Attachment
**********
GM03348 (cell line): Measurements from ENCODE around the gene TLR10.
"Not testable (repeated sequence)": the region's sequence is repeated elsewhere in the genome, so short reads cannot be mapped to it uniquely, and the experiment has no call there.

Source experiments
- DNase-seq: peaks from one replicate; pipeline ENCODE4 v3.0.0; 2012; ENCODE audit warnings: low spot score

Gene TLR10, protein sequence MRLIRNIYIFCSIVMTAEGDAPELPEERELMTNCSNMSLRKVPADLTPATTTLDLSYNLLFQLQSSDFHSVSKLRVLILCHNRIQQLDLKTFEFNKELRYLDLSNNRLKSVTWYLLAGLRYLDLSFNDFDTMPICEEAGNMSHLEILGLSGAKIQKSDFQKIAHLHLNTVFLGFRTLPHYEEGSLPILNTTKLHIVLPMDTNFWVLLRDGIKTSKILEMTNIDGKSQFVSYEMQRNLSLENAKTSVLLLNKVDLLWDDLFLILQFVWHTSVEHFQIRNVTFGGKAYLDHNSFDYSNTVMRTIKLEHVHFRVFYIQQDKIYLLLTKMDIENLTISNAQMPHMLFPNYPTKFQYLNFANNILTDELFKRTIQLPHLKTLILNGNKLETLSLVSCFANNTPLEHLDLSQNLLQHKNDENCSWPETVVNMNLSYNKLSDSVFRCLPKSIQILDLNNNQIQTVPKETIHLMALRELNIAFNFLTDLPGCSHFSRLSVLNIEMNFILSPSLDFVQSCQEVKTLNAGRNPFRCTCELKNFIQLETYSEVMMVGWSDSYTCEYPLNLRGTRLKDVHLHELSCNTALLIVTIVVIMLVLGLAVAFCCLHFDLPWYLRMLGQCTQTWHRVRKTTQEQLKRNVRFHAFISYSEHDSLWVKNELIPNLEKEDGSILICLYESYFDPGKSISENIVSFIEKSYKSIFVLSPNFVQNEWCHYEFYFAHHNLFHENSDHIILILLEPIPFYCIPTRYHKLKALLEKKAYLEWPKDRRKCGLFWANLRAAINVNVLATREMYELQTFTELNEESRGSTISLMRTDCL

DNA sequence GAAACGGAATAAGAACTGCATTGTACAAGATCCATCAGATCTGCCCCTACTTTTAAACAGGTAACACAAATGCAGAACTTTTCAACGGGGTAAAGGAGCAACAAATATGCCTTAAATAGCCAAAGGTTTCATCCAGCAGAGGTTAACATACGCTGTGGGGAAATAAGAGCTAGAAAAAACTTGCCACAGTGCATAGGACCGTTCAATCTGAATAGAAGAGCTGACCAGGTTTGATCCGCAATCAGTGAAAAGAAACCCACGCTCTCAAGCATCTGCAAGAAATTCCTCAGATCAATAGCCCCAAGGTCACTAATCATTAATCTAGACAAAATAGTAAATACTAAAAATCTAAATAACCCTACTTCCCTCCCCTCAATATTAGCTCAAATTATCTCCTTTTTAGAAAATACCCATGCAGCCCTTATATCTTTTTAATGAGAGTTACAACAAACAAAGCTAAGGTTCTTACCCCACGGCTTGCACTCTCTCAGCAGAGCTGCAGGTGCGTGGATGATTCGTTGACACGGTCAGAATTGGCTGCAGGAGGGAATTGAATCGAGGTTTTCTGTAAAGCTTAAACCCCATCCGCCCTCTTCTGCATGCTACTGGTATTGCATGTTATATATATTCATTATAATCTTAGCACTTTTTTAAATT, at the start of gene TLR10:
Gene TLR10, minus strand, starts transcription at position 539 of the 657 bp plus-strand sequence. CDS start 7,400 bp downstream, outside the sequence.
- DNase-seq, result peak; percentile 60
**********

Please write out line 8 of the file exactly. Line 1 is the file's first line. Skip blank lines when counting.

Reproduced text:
- DNase-seq, result peak; percentile 60